UWS partners with UNESCO and Australia Council

Researchers from the University of Western Sydney have entered a new partnership with the Australia Council and UNESCO to analyse the next generation of Australian artists who draw on Australia's unique cultural diversity for their projects. 

As part of a push to promote cultural diversity in the Asia Pacific, the Federal Government’s arts funding body, the Australia Council for the Arts, has signed a memorandum of understanding with the Bangkok branch of UNESCO. 

In the first research activity under the arrangement, the UWS Institute of Culture and Society will evaluate seven significant Australian art projects that celebrate the wide range of people, cultures and communities in modern Australia.

The announcement comes days after the release of the Federal Government’s Asian Century White Paper, a blueprint to ensure Australia positions itself to take advantage of the growth of Asia by increasing the study of its cultures and languages.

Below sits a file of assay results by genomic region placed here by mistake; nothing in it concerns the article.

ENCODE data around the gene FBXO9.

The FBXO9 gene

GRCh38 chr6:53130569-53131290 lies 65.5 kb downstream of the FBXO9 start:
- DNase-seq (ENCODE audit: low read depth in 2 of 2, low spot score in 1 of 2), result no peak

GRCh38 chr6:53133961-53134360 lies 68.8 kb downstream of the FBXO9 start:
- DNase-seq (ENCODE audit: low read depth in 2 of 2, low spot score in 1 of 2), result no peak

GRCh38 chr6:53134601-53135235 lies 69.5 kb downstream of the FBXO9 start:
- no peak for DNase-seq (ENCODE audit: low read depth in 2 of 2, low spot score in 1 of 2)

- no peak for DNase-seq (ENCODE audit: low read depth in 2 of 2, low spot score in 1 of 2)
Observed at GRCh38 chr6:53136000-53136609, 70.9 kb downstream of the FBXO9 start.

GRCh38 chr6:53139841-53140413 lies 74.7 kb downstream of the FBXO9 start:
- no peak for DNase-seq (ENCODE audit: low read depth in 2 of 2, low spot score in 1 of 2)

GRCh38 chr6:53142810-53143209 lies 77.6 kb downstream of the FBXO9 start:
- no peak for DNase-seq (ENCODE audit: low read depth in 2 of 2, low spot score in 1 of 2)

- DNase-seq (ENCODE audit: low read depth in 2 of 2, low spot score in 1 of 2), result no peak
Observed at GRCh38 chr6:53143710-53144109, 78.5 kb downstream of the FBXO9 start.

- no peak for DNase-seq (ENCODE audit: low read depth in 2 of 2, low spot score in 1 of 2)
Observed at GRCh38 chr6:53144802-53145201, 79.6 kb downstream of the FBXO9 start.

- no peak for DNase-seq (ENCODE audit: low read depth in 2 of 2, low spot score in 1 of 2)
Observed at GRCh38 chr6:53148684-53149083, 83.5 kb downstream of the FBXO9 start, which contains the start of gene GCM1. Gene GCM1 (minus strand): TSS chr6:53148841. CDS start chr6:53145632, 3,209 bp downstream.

The Director of the Institute for Culture and Society at UWS, Distinguished Professor Ien Ang, says the new project allows Australian researchers and artists to be at the forefront of the debate on cultural diversity in the Asian century.

“We at the ICS look forward to better understanding the dynamics of how culturally diverse artworks are actually created in Australia,” she says.

ICS researcher Dr Phillip Mar says Australian art is changing rapidly with an influx of new styles, whether its from migrant or Indigenous artists.

“If you look at the art festivals across Australia you can’t help but notice a lot more influences” he says.

“Many of these artists are now sharing influences and working together to form uniquely Australian expressions, which comes out of the mixing of identities and arts practices to create new meanings.”

“What this project will do is examine some outstanding art projects arising from cultural interaction. We aim to present examples to show how we can best develop and promote art that celebrates our incredible cultural diversity.” 


1 November 2012

Contact: Mark Smith, Media Officer